With voters concerned about McCain's age and his history of skin cancer, it remains to be seen whether they will be reassured by a woman with little to no experience on the federal stage who is a heartbeat away from the presidency.
Let us remember, however, that half of all presidents who have died in office have died from assassination, not natural causes.
If we take the past data as indicative of the current odds of death while in office (not a safe assumption given the small sample size and the time differences between sampling, though it's the best information available), then the average president could be said to have a 9.3% chance of dying by assassination while in office and a 9.3% chance of dying from natural causes, or an 18.6% chance overall. If we take John McCain to be 50% more likely than average to die from natural causes (probably an overestimate), then his odds of dying in office would be 23.25%, a less than 5% difference.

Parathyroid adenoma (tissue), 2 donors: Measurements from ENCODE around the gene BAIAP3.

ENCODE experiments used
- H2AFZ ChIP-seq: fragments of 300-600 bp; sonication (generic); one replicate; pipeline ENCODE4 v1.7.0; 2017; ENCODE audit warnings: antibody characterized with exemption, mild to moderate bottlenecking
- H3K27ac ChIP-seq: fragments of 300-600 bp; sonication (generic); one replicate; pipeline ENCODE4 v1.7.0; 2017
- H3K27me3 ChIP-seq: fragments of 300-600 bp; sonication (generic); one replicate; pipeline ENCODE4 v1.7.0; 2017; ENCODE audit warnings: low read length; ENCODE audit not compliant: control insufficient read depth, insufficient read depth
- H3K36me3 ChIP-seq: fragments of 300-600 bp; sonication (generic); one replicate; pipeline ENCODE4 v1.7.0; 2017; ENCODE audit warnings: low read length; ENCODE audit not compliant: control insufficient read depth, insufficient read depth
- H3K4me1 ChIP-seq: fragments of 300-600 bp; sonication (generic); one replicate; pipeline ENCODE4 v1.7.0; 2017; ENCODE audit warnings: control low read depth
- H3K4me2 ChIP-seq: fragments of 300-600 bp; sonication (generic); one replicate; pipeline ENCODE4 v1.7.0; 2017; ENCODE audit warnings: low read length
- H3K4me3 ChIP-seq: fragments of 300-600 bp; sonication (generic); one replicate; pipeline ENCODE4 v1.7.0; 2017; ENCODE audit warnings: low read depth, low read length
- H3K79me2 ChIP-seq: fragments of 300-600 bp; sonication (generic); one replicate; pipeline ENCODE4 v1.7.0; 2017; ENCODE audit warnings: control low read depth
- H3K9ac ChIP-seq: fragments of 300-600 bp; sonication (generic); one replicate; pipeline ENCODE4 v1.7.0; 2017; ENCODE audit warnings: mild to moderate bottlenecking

As I admitted, this statistical data is unreliable. Perhaps fewer than 50% of presidents who die in office in the long run die from assassination. It is possible that the real figure may be more than 50%. However, it is clear that assassins kill a significant number of presidents. At best, health and age combined have only a fractional impact on the likelihood of a president dying in office. In the other instances, Barack Obama is no safer than John McCain. So while Sarah Palin's experience is a valid issue, it should not be much more significant than that of any other VP candidate.
Update: There's an examination of a similar topic in the WSJ Best of the Web. They kind of flip the topic on its head, though, and compare the likelihood of the two more experienced candidates serving as president by the end of the term (McCain versus Biden). They don't account for the high risk of assassination that all presidents face, however, which should bring both McCain and Obama's chances of death in office closer to the mean than if only considering the SSA data.